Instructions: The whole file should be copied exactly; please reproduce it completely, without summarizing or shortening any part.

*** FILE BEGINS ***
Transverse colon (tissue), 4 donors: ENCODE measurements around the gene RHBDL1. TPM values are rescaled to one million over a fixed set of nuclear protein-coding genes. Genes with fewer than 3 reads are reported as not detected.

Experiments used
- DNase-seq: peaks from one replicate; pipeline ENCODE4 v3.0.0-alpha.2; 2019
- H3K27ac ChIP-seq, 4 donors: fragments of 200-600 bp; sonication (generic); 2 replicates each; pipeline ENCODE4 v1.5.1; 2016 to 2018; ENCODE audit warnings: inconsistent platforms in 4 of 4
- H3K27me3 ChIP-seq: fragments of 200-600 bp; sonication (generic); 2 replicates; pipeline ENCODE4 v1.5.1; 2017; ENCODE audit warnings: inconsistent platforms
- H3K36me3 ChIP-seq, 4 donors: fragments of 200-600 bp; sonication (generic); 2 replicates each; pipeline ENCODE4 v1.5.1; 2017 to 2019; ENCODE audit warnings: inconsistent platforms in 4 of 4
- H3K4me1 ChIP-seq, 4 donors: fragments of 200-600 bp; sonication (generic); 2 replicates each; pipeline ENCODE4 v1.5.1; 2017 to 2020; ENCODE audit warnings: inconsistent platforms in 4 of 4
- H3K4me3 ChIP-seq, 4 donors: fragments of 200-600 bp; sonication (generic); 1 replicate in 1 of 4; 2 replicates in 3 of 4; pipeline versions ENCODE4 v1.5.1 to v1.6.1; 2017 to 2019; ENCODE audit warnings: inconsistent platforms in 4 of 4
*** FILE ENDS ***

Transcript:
Transverse colon (tissue), 4 donors: ENCODE measurements around the gene RHBDL1. TPM values are rescaled to one million over a fixed set of nuclear protein-coding genes. Genes with fewer than 3 reads are reported as not detected.

Experiments used
- DNase-seq: peaks from one replicate; pipeline ENCODE4 v3.0.0-alpha.2; 2019
- H3K27ac ChIP-seq, 4 donors: fragments of 200-600 bp; sonication (generic); 2 replicates each; pipeline ENCODE4 v1.5.1; 2016 to 2018; ENCODE audit warnings: inconsistent platforms in 4 of 4
- H3K27me3 ChIP-seq: fragments of 200-600 bp; sonication (generic); 2 replicates; pipeline ENCODE4 v1.5.1; 2017; ENCODE audit warnings: inconsistent platforms
- H3K36me3 ChIP-seq, 4 donors: fragments of 200-600 bp; sonication (generic); 2 replicates each; pipeline ENCODE4 v1.5.1; 2017 to 2019; ENCODE audit warnings: inconsistent platforms in 4 of 4
- H3K4me1 ChIP-seq, 4 donors: fragments of 200-600 bp; sonication (generic); 2 replicates each; pipeline ENCODE4 v1.5.1; 2017 to 2020; ENCODE audit warnings: inconsistent platforms in 4 of 4
- H3K4me3 ChIP-seq, 4 donors: fragments of 200-600 bp; sonication (generic); 1 replicate in 1 of 4; 2 replicates in 3 of 4; pipeline versions ENCODE4 v1.5.1 to v1.6.1; 2017 to 2019; ENCODE audit warnings: inconsistent platforms in 4 of 4